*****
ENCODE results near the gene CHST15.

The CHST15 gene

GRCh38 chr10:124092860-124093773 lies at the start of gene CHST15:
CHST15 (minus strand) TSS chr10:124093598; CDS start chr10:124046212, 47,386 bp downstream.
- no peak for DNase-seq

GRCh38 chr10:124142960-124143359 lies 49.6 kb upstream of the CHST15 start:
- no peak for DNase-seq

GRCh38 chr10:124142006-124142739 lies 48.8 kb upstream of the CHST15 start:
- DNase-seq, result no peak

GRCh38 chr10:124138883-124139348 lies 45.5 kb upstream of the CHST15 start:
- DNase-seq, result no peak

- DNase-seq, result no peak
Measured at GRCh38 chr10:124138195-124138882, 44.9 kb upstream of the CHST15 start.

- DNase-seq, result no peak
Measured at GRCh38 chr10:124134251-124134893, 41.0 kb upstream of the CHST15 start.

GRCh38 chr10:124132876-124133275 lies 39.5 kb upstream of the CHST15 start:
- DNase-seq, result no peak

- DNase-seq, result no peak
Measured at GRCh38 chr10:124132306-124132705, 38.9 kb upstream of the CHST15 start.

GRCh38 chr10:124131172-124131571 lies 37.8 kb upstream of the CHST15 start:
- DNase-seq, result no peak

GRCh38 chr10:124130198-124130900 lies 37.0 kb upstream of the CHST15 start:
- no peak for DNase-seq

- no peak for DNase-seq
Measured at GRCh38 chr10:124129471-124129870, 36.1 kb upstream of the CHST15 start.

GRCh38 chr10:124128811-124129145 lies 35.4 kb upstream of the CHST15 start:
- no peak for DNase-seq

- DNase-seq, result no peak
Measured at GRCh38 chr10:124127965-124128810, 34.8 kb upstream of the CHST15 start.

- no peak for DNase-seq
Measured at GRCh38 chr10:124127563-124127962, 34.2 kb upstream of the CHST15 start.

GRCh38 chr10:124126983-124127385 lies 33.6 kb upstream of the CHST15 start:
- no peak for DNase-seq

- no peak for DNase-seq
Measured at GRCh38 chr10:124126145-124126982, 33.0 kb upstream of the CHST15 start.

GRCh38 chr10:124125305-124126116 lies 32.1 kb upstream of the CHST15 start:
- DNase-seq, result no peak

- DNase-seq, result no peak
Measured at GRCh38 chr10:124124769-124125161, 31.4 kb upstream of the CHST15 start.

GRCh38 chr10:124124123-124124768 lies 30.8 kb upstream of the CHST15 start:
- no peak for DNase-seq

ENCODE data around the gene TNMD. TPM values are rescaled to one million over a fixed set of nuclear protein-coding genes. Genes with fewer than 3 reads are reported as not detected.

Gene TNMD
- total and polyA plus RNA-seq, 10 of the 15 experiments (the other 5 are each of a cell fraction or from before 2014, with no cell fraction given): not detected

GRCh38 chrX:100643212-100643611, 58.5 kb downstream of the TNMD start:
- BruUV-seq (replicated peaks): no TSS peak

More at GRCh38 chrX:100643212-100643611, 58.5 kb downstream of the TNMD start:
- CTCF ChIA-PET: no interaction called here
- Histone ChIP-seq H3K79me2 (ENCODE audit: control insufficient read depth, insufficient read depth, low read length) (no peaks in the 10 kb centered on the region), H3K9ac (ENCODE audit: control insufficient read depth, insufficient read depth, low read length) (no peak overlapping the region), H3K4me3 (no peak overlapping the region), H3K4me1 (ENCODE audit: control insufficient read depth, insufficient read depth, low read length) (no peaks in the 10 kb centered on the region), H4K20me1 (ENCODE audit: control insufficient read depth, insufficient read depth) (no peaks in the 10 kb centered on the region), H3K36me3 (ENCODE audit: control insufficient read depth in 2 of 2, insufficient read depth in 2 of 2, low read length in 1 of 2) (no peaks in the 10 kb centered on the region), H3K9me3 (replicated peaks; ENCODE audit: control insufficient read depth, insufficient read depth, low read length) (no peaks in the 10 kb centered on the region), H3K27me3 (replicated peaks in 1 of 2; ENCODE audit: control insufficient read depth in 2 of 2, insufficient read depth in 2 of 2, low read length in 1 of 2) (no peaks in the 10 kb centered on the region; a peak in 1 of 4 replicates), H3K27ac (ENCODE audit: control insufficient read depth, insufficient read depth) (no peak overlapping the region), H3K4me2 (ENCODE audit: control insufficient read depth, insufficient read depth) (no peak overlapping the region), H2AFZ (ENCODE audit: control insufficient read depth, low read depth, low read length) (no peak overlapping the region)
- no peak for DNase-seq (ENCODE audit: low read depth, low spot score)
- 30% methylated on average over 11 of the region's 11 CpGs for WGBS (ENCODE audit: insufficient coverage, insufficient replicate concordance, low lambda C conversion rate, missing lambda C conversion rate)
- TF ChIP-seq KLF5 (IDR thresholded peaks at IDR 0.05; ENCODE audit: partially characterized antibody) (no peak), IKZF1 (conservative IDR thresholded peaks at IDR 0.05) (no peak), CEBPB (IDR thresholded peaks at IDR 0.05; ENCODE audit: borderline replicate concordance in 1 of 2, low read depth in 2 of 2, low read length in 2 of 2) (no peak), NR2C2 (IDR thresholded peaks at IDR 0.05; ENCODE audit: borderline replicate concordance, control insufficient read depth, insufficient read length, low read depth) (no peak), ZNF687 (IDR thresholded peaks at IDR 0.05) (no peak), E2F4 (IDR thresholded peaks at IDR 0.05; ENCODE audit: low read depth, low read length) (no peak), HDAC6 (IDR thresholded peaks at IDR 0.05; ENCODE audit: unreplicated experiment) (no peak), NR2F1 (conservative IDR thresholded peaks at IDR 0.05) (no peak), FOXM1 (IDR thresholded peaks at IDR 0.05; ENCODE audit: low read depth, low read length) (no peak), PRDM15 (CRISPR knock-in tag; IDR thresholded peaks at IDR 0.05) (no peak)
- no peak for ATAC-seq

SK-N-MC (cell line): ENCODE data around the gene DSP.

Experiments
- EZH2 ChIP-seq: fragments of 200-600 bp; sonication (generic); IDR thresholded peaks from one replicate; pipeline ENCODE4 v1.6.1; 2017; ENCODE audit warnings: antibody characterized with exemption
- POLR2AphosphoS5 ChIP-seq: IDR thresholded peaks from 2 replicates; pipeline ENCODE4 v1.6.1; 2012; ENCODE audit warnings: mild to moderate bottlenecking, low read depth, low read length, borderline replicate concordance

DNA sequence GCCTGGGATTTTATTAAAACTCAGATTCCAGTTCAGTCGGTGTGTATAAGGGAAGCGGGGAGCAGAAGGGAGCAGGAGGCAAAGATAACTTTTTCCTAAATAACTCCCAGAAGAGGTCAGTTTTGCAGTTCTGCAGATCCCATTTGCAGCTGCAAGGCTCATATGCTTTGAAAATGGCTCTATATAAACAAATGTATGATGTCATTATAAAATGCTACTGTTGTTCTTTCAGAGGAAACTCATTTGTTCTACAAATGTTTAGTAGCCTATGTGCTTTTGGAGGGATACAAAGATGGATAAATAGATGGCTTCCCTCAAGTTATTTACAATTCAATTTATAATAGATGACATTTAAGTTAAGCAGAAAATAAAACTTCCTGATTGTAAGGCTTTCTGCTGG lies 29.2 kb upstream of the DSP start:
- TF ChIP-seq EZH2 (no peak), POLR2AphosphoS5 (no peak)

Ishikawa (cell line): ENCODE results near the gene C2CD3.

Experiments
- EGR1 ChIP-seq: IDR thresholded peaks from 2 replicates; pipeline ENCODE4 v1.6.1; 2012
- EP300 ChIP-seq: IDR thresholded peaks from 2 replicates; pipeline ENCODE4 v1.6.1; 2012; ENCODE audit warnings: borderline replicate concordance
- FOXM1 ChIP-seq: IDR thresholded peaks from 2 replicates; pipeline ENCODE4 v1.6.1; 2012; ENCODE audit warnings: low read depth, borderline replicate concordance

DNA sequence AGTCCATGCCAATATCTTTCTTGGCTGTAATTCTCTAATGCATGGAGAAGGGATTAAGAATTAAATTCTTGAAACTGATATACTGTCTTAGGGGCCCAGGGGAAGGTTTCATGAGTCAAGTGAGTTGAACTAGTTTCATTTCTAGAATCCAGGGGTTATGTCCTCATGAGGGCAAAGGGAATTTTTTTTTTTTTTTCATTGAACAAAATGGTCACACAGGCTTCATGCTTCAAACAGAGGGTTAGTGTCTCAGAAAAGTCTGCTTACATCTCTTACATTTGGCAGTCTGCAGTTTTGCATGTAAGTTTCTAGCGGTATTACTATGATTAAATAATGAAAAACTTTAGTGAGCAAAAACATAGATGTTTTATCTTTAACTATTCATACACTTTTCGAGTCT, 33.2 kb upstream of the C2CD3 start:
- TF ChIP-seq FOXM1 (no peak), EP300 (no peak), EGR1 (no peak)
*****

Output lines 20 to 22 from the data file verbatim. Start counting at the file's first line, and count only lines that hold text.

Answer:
GRCh38 chr10:124131172-124131571 lies 37.8 kb upstream of the CHST15 start:
- DNase-seq, result no peak

GRCh38 chr10:124130198-124130900 lies 37.0 kb upstream of the CHST15 start: